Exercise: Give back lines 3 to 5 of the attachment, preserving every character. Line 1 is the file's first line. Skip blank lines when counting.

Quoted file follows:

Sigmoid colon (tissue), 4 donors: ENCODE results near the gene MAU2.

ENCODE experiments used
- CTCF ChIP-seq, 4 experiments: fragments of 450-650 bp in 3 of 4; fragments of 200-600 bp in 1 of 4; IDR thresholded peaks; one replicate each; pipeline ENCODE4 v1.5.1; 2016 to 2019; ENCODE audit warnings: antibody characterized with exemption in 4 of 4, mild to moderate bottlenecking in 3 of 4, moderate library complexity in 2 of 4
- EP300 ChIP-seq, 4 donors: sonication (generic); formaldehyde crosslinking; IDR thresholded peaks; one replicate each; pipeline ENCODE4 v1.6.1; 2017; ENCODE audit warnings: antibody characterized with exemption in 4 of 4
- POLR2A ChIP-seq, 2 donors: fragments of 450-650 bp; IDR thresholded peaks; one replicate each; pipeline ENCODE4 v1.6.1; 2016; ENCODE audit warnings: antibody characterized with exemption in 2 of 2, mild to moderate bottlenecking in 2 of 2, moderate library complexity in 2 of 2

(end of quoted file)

- CTCF ChIP-seq, 4 experiments: fragments of 450-650 bp in 3 of 4; fragments of 200-600 bp in 1 of 4; IDR thresholded peaks; one replicate each; pipeline ENCODE4 v1.5.1; 2016 to 2019; ENCODE audit warnings: antibody characterized with exemption in 4 of 4, mild to moderate bottlenecking in 3 of 4, moderate library complexity in 2 of 4
- EP300 ChIP-seq, 4 donors: sonication (generic); formaldehyde crosslinking; IDR thresholded peaks; one replicate each; pipeline ENCODE4 v1.6.1; 2017; ENCODE audit warnings: antibody characterized with exemption in 4 of 4
- POLR2A ChIP-seq, 2 donors: fragments of 450-650 bp; IDR thresholded peaks; one replicate each; pipeline ENCODE4 v1.6.1; 2016; ENCODE audit warnings: antibody characterized with exemption in 2 of 2, mild to moderate bottlenecking in 2 of 2, moderate library complexity in 2 of 2